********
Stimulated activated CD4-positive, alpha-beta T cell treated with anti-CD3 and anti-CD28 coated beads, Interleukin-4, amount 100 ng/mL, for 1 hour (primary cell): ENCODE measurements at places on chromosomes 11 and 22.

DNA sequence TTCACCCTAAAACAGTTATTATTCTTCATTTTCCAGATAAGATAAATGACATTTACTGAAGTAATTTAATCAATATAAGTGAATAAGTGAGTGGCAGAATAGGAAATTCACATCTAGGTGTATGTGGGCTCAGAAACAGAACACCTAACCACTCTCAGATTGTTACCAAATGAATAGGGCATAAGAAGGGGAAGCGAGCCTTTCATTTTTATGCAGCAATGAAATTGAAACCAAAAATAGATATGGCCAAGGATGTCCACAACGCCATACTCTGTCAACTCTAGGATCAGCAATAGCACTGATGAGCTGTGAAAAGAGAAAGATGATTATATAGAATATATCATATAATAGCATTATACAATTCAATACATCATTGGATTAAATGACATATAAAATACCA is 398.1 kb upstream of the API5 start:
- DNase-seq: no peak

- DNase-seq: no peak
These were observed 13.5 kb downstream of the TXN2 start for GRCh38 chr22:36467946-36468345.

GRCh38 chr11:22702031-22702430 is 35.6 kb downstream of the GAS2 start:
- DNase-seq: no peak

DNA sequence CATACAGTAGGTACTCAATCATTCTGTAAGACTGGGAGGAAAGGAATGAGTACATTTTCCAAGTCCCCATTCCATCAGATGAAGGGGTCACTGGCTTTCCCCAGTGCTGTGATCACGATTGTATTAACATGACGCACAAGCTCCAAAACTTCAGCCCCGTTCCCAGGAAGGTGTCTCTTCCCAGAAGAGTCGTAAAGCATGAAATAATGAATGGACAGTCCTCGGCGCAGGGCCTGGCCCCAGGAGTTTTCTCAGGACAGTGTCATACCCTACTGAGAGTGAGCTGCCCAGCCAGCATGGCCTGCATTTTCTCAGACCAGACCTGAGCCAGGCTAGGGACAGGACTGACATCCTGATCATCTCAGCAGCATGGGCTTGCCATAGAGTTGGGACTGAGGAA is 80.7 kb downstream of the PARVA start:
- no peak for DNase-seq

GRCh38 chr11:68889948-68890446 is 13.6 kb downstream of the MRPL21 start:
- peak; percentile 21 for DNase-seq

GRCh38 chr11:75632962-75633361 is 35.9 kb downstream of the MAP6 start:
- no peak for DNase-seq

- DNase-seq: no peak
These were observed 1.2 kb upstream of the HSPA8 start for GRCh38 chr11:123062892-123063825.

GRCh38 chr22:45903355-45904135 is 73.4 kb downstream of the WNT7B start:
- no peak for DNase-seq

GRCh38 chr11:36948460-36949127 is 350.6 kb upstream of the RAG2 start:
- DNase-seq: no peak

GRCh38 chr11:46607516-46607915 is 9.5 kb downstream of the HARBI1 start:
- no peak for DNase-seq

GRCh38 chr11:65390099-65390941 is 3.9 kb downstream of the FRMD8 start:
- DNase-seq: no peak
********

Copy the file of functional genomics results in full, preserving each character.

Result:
Stimulated activated CD4-positive, alpha-beta T cell treated with anti-CD3 and anti-CD28 coated beads, Interleukin-4, amount 100 ng/mL, for 1 hour (primary cell): ENCODE measurements at places on chromosomes 11 and 22.

DNA sequence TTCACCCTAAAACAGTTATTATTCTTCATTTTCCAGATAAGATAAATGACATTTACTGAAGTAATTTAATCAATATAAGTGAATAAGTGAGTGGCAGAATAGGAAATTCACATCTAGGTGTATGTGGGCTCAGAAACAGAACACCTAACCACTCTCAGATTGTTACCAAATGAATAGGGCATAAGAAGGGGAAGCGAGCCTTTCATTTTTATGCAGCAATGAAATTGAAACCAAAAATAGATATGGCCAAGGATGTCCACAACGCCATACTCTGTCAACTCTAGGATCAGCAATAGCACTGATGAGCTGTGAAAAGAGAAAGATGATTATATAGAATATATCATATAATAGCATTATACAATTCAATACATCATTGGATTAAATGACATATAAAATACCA is 398.1 kb upstream of the API5 start:
- DNase-seq: no peak

- DNase-seq: no peak
These were observed 13.5 kb downstream of the TXN2 start for GRCh38 chr22:36467946-36468345.

GRCh38 chr11:22702031-22702430 is 35.6 kb downstream of the GAS2 start:
- DNase-seq: no peak

DNA sequence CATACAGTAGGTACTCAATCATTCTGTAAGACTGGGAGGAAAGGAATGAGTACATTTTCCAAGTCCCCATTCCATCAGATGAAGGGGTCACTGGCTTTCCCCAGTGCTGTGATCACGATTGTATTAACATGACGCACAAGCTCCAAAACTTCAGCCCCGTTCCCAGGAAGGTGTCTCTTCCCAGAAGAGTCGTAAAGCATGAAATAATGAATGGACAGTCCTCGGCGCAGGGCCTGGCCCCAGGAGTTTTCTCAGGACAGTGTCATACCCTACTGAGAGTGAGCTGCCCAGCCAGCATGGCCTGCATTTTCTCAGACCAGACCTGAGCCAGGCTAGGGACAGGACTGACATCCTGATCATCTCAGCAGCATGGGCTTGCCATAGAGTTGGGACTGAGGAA is 80.7 kb downstream of the PARVA start:
- no peak for DNase-seq

GRCh38 chr11:68889948-68890446 is 13.6 kb downstream of the MRPL21 start:
- peak; percentile 21 for DNase-seq

GRCh38 chr11:75632962-75633361 is 35.9 kb downstream of the MAP6 start:
- no peak for DNase-seq

- DNase-seq: no peak
These were observed 1.2 kb upstream of the HSPA8 start for GRCh38 chr11:123062892-123063825.

GRCh38 chr22:45903355-45904135 is 73.4 kb downstream of the WNT7B start:
- no peak for DNase-seq

GRCh38 chr11:36948460-36949127 is 350.6 kb upstream of the RAG2 start:
- DNase-seq: no peak

GRCh38 chr11:46607516-46607915 is 9.5 kb downstream of the HARBI1 start:
- no peak for DNase-seq

GRCh38 chr11:65390099-65390941 is 3.9 kb downstream of the FRMD8 start:
- DNase-seq: no peak